RIO DE JANEIRO—As Petrobras shrinks its global E&P activities with farm-outs and asset sales, other oil majors such as Total, Statoil and BP have extended their presence in the country. But smaller operators are also looking for E&P investment opportunities in Latin America’s largest oil producing country.
Brazil’s oil and gas regulator ANP has scheduled two additional bidding rounds: one in September for blocks under concession and one in fourth-quarter 2017 for pre-salt areas. Market analysts believe the number of independent companies participating in the upcoming bid rounds will grow as operators increase investments in Brazil following recent regulatory changes for the oil industry.
For the 14th licensing round on Sept. 27, the rules of the concession regime were simplified to attract more small- and medium-sized oil companies. According to the ANP, the tender will allow a single exploration phase with an option to extend for technical reasons. In addition, Brazil eased local content requirements. Changes also include lower taxation policies for new frontiers and the allowance for investment funds to participate in the round.
Queiroz Galvão Exploração e Produção (QGEP), the largest independent oil operator in Brazil and the first independent oil company to operate in the presalt, is enthusiastic about this new phase for the oil industry in Brazil.
“This accelerated level of activity should serve as catalyst for investment by a number of major global oil companies,” the company said in a statement released in May. “Our current asset base provides QGEP with exposure to the key exploratory basins in Brazil, but we are also flexible and willing to take advantage of opportunities to add value to our portfolio.”
QGEP, which has been authorized to operate in deepwater and ultradeep water since 2000, has assets in eight of the main sedimentary basins along the Brazilian coastline. QGEP is the only Brazilian independent oil company that operates in the presalt.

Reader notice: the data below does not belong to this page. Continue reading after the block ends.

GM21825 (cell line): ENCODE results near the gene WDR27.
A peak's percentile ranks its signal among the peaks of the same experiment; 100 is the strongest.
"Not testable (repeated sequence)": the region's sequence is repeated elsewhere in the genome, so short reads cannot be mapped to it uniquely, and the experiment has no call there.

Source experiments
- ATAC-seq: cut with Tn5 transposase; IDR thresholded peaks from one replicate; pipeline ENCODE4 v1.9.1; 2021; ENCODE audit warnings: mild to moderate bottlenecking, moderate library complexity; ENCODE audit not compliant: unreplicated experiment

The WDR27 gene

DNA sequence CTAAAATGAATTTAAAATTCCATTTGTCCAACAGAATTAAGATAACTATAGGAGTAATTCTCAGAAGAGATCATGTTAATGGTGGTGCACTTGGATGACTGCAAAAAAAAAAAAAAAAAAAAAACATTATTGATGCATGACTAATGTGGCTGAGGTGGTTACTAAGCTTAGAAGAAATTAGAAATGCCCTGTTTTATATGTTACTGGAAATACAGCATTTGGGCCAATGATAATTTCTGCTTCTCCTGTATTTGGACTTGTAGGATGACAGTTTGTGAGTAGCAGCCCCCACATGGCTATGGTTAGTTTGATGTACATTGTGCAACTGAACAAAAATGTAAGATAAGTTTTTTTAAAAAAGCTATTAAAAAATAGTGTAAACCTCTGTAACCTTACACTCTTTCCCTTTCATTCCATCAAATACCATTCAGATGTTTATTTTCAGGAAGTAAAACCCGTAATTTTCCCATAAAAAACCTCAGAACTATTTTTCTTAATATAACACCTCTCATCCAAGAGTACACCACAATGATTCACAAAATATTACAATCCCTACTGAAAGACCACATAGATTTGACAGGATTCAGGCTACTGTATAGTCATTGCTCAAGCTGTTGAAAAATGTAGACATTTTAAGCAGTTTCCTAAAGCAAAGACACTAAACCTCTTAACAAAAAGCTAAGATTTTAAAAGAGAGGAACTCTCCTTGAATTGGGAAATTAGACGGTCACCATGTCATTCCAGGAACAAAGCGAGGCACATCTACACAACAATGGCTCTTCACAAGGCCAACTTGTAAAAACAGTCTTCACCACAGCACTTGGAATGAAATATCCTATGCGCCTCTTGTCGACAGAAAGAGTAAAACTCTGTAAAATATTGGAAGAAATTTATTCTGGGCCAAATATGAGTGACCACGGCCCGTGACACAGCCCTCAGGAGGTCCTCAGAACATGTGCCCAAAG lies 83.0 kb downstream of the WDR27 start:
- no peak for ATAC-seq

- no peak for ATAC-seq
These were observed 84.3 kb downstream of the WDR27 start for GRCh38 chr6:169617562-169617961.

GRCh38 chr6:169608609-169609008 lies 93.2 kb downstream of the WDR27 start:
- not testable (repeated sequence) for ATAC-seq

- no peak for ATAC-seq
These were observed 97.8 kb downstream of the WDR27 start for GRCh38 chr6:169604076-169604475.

In Brazil’s 13th bidding round, QGEP acquired 100% ownership of two concessions in the Sergipe-Alagoas Basin: the SEAL-M-351 and SEAL-M-428 blocks, which combined cover 1,512 sq km (584 sq miles). The blocks are between 80 km and 100 km (50 miles and 62 miles) off the coast in ultradeep waters with water depths ranging from 2,800 m to 3,300 m (9,186 ft to 10,827 ft).
Barra Energia do Brasil CEO Renato Bertani called Brazil’s basins the “most prolific in the world.” The independent oil company has a 10% interest in the giant Carcará Field, which has roughly 8 Bbbl of recoverable oil, and a 30% interest in the Atlanta Field. Both fields are in the Santos Basin.
“The new rules that have been implemented represent a significant change in the attitude of the government, which create an environment for investments in the [oil and gas] segment,” Bertani said. “There is also a lot of capital in the international financial system seeking investment opportunities. Thus, the improvement of the regulatory and fiscal framework will make Brazil much more competitive to attract these international investors.”
Bertani added that Brazil must continue efforts to get more medium-sized companies to invest in the Brazilian oil market. “The policy changes and the scheduled auctions are very important in order to reinforce credibility in this process.”
However, work is needed in other areas, he added, noting these include taxes and environmental licensing processes, which have delayed operations. “Yet, the changes are on the right track,” he said.
Eneva, pioneer in the reservoir-to-wire business model in Brazil, is also optimistic about the future of the oil and gas industry in the country.
“Due to the reservoir-to-wire model, Eneva can produce energy more efficiently and be more competitive in upcoming auctions, [while] contributing to the security and reliability of the Brazilian power system,” Eneva E&P Director Lino Cançado said.
Cançado explains that Eneva’s business model is strategic, considering Brazil’s need to evolve its energy supply model. “These discussions are very timely, as important outcomes have already been delivered. The 14th licensing round already includes important improvements,” he added.
Eneva holds more than 27,000 sq km (10,425 sq miles) of assets in the Parnaíba Basin in northeast Brazil’s Maranhão state. The thermal power plants are next to natural gas production facilities, which reduce costs and improve logistics.
The company operates seven natural gas fields with a daily production of up to 8.4 MMcm (3 Bcf).
Brazilian state-owned oil firm Petroleo Brasileiro SA (Petrobras) has reached an agreement with anti-trust regulator Cade to sell off a series of natural gas transportation and distribution assets, the company said in an exchange filing on July 8.
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